U.S. Pat. No. 3,903,684 issued Sept. 9, 1975 to A. Wilson discloses a pendulum type time or interval keeper in which the swing of a pendulum per se indicates elapsed periods of time. The pendulum includes a magnetic means which interacts with a second magnetic means mounted on the base in a keeper. The magnetic means is not used for adding energization to the swings of the pendulum or determining the position to which the pendulum swings, but serves instead to operate the keeper at the conclusion of movement.
U.S. Pat. No. 3,924,401 issued Dec. 9, 1975 to E. Heim discloses the provision of a dummy torsion pendulum (as opposed to an oscillating pendulum) under a clock mechanism.
U.S. Pat. No. 4,121,416 issued Oct. 24, 1978 to C. Niemczyk discloses a dummy oscillating pendulum periodically energized by solenoid coil means energized momentarily during the pendulum oscillations by contact switch means.
U.S. Pat. No. 4,203,282 issued May 20, 1980 to B. Radzun is broadly similar to the dummy torsion arrangement shown in U.S. Pat. No. 3,924,401 to Heim described above.
U.S. Pat. No. 4,417,725 issued Oct. 19, 1981 to J. Van Horn discloses a novelty device in which two suspended objects after activation swing about each other. FIG. 20 shows the intervention of magnetic means in the movement of the objects.
U.S. Pat. No. 4,468,132 issued Aug. 28, 1984 to N. Nakamura discloses a swinging body clock in which oscillation of the body of the clock as well as an attached pendulum is effected by magnetic means hidden within or behind the clock case.
While the above described devices have provided a varied repertory of attention attracting display and other devices, each has had certain disadvantages. For example, regular motion type pendulum devices, while useful in time keeping or measuring applications, and while they have a certain restful or almost hypnotic effect upon the viewer, by their very regular movement tend to lose their attention attracting ability. This is because one quickly memorizes or becomes accustomed to the regular movement and such movement, unless consciously attended to, blends into the background and is no longer noticed. On the other hand, more or less random movements such as are attained, or intended to be attained, in devices such as disclosed, for example, in U.S. Pat. No. 2,200,049 to Dunmore, U.S. Pat. No. 3,425,157 to Hartsock, U.S. Pat. No. 4,417,725 to Van Horn and U.S. Pat. No. 4,250,659 to Ishiguro described above, are in general too variable to be reliable and yet tend to degenerate by statistical chance into a stereotyped repetitive pattern unless there is periodic manual intervention in the swing of the objects. There have also been devices which add periodic impetus to a regularly oscillating pendulum type device to maintain movement by compensating for dissipation of the kinetic energy by air resistance and other frictional effects. Pendulum clocks are frequently provided with such energy dissipation compensation devices. However, no device has been available, so far as the present Applicant is aware, in which a swinging pendulum type device is made to swing arrhythmically or aperiodically in a predetermined pattern or a machine generated random pattern by magnetic or other means.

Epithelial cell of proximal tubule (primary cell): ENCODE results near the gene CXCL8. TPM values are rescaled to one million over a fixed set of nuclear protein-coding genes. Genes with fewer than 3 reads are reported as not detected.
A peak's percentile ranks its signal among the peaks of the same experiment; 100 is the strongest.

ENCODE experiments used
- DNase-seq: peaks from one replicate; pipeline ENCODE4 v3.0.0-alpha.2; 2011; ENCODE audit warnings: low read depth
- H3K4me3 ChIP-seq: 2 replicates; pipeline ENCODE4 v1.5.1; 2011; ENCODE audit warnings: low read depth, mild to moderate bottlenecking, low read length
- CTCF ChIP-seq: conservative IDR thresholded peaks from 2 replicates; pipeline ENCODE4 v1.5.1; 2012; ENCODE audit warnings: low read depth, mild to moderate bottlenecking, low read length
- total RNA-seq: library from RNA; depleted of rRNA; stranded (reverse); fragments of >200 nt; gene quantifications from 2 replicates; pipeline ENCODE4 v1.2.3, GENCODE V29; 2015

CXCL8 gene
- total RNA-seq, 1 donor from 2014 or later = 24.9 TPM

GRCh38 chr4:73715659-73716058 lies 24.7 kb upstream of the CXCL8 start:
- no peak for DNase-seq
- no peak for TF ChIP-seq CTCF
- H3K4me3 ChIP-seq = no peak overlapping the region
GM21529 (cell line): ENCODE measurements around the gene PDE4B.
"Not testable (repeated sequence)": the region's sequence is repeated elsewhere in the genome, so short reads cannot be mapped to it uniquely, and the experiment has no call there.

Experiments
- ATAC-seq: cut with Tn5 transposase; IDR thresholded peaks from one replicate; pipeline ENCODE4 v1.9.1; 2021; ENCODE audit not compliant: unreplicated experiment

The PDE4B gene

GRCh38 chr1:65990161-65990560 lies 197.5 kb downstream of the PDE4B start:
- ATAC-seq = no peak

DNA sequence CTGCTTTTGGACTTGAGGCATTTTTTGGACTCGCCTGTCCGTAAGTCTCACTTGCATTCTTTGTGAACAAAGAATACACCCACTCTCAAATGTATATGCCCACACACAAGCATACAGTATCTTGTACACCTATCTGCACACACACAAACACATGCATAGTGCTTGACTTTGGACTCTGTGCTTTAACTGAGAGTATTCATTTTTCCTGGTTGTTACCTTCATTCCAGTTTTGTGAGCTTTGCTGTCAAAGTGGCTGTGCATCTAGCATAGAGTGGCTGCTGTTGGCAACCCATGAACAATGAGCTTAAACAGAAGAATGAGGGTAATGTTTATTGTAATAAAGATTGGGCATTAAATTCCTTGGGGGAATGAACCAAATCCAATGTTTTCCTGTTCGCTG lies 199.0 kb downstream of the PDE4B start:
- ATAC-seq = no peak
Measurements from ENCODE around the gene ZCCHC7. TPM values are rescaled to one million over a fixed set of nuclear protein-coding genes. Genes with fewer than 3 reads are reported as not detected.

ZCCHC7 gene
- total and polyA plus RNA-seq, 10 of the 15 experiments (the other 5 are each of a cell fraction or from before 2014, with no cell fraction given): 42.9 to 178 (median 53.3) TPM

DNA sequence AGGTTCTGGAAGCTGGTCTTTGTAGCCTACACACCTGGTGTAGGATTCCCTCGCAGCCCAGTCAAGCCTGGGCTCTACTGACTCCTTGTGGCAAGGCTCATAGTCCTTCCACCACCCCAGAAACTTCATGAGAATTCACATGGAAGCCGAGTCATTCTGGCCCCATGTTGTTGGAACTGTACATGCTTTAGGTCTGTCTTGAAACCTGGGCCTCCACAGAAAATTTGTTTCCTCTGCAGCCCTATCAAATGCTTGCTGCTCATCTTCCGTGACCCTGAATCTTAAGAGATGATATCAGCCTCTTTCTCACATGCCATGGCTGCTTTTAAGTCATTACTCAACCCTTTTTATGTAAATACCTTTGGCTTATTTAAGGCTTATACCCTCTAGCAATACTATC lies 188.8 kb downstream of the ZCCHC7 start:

The present invention provides a new, eye-catching and attractive pendulum type device in which the pendulum is provided with a predetermined arrhythmic movement by magnetic means. In its simplest implementation the device provides a swinging pendulum supported from a suitable support and acted upon at least at one end of its swing by an electromagnet which interrupts the regular swing of the pendulum bob by momentarily or temporarily interrupting the swing of the pendulum by maintaining it at one end of its normal swing for a greater period than would be the case for its natural period of oscillation or by both interrupting the normal swing of the pendulum and at the same time deviating it to the side.
The magnetic means, which is in the form of an electromagnetic means, is controlled by an interrupt means or timer to activate or deactivate it. The magnetic means may also be carried by a transport means to the side of the normal swing path of the pendulum. The magnetic means may both move or deviate the pendulum bob to the side and operate intermittently to temporarily interrupt the pendulum path at the same time. If the pendulum is restricted to a single plane of movement by its pivot arrangement, which would be similar to the usual arrangement in a swinging pendulum type clock, for example, the magnetic means will, of course, not move laterally but will merely be activated in an intermittent or interruptive manner.